How soon can your GP refer you to a mental hospital? Watch

laeof
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#81
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#81
(Original post by Squaresquirrel)
I don't think McNuggetsAhoy is on high horse at all . . . He's just stated facts, obviously none of us know the OP personally but the fact he can even go on a computer and form cohesive arguments is rather telling that hospital admission won't help.
Thankyou for pointing that out; that I may have come across too strongly as that was not my intention.

I would rhetorical ask however, what facts? I see people being offended that their advice is being shot down, and fair enough I understand that because there are a lot of knowledgeable people here. But the point is to support, whether or not we agree with someone's mentality. Even if the OP is doing that, why does that matter to us? That mindset is one thing that is often needed to be changed before a person can get help, I see a lot of you know that and are trying to point it out. Being blunt and telling them what to do and attacking them doesn't help change a victim mindset. I could be wrong of course. Different strokes for different folks!

Hospital will not fix your problems.
Not a fact.

You need to work with your GP and mental health team to fix the issue in the community.
Also not a fact. It often depends on the location and if the support system is any good. WIth funding cuts these services seems to have taken a massive down term. If the systems were half decent we wouldn't have people constantly in and hour of hospital for years. However the good thing with hospital is that it inspires people to never go back!! LOL. The worst thing is it goes on your record.

So say goodbye to some future jobs.

obviously none of us know the OP personally but the fact he can even go on a computer and form cohesive arguments is rather telling that hospital admission won't help
With all due respect my mum can't read and write. Does that mean a hospital admission won't help her either? Bipolar, schizophrenia often come with difficulty in developing cohesive arguments, would hospitalisation not help them? How many people in hospital can seriously write a cohesive argument? ****, some can't even string a sentence together. With all due respect I don't understand your mindset there.

Please don't take this post as personally attacking you, i'm not trying too. I know you mean well . I'm just a little bit frustrated and have had a bad day and that will be showing in my post. So, any frustration is not aimed at you.
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SuperWolfPaws
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#82
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#82
(Original post by Anonymous)
She gets so many reports about me, maybe she just didnt see it. I will ask again if i can be referred somewhere privately.
I do sometimes worry that hell hit me, yes, especially when he gets histeric. If that happens again ill just have to call the police, i cant deal with that level of stress and i shouldn't have to. Hes very controlling and emotionally abusive.
The hospital visits started about two years ago, i dont know how or why.
yes, i think it is interesting to know that you did use to be well 2 years ago. So there was a time when going to A and E was never needed or thought about. Maybe you can get some comfort knowing that with the right treatment your condition will be reversed or at least managed to a level were you have more control in your life.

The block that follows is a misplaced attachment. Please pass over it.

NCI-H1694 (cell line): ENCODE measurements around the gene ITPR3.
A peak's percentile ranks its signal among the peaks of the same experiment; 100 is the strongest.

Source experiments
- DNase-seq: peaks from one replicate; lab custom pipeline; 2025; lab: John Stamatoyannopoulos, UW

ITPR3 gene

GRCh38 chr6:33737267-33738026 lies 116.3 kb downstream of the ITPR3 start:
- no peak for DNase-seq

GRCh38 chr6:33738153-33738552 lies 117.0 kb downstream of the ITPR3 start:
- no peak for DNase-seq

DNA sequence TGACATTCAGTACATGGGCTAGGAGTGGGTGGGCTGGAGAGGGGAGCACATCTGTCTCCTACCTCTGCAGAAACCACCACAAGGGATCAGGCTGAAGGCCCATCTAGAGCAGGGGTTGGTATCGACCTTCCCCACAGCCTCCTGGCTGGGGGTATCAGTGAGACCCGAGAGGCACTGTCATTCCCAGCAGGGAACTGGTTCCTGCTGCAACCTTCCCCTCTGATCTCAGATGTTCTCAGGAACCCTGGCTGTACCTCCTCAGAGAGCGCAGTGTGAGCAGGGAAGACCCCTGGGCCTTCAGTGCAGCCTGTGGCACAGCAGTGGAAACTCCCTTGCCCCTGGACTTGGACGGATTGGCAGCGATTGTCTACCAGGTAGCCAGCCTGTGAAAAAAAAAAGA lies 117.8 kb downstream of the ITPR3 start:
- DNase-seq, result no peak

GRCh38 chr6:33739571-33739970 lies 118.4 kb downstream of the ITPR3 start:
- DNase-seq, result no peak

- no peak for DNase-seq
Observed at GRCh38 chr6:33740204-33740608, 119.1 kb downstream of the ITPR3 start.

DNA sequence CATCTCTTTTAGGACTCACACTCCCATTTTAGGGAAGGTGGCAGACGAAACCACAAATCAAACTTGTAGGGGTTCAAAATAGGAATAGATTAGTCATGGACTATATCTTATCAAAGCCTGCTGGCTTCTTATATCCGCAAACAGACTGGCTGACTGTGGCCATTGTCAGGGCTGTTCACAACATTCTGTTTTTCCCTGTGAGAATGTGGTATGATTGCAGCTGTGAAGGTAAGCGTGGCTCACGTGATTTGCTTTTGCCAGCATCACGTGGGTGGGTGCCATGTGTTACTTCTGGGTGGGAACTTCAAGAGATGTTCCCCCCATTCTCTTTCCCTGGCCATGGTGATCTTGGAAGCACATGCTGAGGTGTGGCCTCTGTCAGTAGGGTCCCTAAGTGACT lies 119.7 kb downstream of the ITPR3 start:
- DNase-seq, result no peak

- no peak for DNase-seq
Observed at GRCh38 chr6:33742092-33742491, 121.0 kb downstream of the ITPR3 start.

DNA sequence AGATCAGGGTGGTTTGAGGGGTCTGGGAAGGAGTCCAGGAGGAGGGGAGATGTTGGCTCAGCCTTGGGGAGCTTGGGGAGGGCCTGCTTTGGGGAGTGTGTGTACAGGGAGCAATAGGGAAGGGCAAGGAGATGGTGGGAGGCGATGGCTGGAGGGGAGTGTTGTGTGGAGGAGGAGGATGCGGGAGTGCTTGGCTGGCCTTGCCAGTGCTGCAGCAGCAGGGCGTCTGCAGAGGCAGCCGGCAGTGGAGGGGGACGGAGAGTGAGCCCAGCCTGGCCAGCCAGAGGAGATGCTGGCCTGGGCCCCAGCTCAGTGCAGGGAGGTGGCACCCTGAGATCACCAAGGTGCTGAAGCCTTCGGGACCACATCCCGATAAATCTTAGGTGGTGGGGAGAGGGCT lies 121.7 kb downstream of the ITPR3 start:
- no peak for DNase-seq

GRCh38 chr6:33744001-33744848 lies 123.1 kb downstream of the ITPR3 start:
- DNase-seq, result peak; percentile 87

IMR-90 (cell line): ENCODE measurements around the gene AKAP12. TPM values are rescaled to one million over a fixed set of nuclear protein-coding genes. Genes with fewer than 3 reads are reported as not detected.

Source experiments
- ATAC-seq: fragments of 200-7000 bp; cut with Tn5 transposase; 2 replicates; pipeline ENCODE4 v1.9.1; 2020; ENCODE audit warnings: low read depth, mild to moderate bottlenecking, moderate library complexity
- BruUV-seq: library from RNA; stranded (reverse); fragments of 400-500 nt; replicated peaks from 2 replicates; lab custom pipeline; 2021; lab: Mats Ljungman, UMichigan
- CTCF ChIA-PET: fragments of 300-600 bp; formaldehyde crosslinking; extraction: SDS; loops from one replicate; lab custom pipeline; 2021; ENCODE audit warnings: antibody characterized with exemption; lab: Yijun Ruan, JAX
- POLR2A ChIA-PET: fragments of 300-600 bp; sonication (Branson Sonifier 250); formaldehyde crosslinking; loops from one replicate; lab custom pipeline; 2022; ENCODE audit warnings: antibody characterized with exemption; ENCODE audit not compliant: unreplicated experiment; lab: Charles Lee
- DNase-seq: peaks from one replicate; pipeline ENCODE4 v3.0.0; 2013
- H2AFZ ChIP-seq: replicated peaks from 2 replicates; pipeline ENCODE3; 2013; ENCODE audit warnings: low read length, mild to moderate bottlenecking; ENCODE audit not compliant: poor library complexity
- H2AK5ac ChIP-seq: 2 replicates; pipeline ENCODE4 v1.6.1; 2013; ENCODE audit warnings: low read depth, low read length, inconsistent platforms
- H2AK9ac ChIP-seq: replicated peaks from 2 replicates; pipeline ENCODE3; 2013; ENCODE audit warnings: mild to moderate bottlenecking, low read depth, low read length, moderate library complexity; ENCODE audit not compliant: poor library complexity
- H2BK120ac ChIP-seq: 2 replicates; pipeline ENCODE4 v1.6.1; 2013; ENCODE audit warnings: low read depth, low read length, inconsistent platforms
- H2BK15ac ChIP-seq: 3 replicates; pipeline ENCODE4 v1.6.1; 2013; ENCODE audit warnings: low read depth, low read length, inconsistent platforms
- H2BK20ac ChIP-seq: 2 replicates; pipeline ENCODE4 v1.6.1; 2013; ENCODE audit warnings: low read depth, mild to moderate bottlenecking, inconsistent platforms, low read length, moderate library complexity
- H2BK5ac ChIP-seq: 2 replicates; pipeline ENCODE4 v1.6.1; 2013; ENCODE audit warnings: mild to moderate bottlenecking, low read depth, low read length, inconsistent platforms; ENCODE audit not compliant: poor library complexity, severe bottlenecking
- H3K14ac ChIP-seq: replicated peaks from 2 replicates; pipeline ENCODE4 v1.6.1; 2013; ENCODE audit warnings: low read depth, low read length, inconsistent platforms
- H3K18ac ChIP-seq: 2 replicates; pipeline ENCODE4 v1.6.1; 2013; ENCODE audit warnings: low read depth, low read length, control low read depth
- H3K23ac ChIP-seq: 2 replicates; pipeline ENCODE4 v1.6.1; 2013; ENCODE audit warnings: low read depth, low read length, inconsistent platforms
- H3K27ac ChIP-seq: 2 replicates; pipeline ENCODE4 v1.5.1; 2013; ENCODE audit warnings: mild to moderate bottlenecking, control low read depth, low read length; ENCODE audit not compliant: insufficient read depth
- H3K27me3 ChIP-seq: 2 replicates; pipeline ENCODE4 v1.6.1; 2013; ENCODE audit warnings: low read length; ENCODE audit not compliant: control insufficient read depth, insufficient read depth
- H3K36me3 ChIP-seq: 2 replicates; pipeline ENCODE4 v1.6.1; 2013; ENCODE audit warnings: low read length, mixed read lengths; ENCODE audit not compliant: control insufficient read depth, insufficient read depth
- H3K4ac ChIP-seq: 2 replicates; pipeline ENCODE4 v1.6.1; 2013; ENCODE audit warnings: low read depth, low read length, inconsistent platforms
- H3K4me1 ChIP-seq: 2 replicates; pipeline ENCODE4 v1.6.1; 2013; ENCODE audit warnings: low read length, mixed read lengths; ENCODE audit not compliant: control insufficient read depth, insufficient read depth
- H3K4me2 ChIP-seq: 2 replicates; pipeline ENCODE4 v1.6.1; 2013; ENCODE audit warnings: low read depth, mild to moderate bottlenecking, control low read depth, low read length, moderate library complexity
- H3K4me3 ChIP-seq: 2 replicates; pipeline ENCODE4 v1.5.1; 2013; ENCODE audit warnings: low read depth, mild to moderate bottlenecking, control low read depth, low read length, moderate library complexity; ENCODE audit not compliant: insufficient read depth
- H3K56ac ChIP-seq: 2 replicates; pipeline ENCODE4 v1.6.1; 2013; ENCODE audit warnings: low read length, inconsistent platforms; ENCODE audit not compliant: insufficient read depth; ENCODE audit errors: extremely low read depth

Maybe you feel you have no control of your thoughts and what happens to you. Perhaps seeing doctors to reinforce your wellness is like a comfort object to you. And your sub conscious has made an anxiety cycle, that appears to have reached a critical point.

Yes , from what i have experience there are poor GPs (ones that just save money and are quite conservative/dismissive) and there are better ones who spend more time and budget on mental health. They are all different.

Maybe you could mention that your dad is behaving aggressive and that your condition is at a point were you feel you can no longer take care of yourself- if that is how your feeling right now. Your GP would have to take a note of that. i m worried you say she is not really reading your notes. That sounds like dismissive behavior.

I would imagine they would phone for a psychiatrist, to get an urgent appointment on the same day or whenever possible. you could be assessed as low-high risk, from there i think the decision is made whether or not to go to in patient. But this system may work differently depending on where you live. Or if there is a suitable private place to go to the referral will be different all together. I m no expert i m just going on my experience. good luck tho
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Squaresquirrel
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#83
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#83
(Original post by laeof)
Thankyou for pointing that out; that I may have come across too strongly as that was not my intention.

I would rhetorical ask however, what facts? I see people being offended that their advice is being shot down, and fair enough I understand that because there are a lot of knowledgeable people here. But the point is to support, whether or not we agree with someone's mentality. Even if the OP is doing that, why does that matter to us? That mindset is one thing that is often needed to be changed before a person can get help, I see a lot of you know that and are trying to point it out. Being blunt and telling them what to do and attacking them doesn't help change a victim mindset. I could be wrong of course. Different strokes for different folks!

Not a fact.


Also not a fact. It often depends on the location and if the support system is any good. WIth funding cuts these services seems to have taken a massive down term. If the systems were half decent we wouldn't have people constantly in and hour of hospital for years. However the good thing with hospital is that it inspires people to never go back!! LOL. The worst thing is it goes on your record.

So say goodbye to some future jobs.